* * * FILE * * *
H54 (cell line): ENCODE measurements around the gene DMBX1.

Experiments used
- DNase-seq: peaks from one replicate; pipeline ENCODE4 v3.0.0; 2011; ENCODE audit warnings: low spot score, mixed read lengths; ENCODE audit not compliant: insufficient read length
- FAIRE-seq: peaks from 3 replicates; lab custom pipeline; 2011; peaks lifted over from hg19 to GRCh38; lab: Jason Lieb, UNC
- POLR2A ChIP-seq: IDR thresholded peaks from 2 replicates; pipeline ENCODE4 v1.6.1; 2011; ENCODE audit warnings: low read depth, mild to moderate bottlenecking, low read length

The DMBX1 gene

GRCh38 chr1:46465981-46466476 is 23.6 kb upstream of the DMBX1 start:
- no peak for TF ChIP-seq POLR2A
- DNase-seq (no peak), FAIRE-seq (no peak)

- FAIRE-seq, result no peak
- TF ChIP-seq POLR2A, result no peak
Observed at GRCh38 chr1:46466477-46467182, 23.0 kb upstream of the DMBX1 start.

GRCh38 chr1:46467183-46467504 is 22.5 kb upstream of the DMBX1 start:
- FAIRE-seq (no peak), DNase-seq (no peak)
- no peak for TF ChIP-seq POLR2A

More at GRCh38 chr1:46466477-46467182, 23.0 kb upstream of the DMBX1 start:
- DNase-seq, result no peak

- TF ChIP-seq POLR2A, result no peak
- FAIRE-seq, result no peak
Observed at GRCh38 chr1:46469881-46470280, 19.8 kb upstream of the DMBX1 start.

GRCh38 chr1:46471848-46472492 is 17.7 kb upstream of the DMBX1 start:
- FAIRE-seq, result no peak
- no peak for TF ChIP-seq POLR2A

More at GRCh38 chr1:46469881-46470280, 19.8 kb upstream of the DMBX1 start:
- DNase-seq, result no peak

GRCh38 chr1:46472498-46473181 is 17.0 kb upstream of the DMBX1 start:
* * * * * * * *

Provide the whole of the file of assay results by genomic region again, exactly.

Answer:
H54 (cell line): ENCODE measurements around the gene DMBX1.

Experiments used
- DNase-seq: peaks from one replicate; pipeline ENCODE4 v3.0.0; 2011; ENCODE audit warnings: low spot score, mixed read lengths; ENCODE audit not compliant: insufficient read length
- FAIRE-seq: peaks from 3 replicates; lab custom pipeline; 2011; peaks lifted over from hg19 to GRCh38; lab: Jason Lieb, UNC
- POLR2A ChIP-seq: IDR thresholded peaks from 2 replicates; pipeline ENCODE4 v1.6.1; 2011; ENCODE audit warnings: low read depth, mild to moderate bottlenecking, low read length

The DMBX1 gene

GRCh38 chr1:46465981-46466476 is 23.6 kb upstream of the DMBX1 start:
- no peak for TF ChIP-seq POLR2A
- DNase-seq (no peak), FAIRE-seq (no peak)

- FAIRE-seq, result no peak
- TF ChIP-seq POLR2A, result no peak
Observed at GRCh38 chr1:46466477-46467182, 23.0 kb upstream of the DMBX1 start.

GRCh38 chr1:46467183-46467504 is 22.5 kb upstream of the DMBX1 start:
- FAIRE-seq (no peak), DNase-seq (no peak)
- no peak for TF ChIP-seq POLR2A

More at GRCh38 chr1:46466477-46467182, 23.0 kb upstream of the DMBX1 start:
- DNase-seq, result no peak

- TF ChIP-seq POLR2A, result no peak
- FAIRE-seq, result no peak
Observed at GRCh38 chr1:46469881-46470280, 19.8 kb upstream of the DMBX1 start.

GRCh38 chr1:46471848-46472492 is 17.7 kb upstream of the DMBX1 start:
- FAIRE-seq, result no peak
- no peak for TF ChIP-seq POLR2A

More at GRCh38 chr1:46469881-46470280, 19.8 kb upstream of the DMBX1 start:
- DNase-seq, result no peak

GRCh38 chr1:46472498-46473181 is 17.0 kb upstream of the DMBX1 start: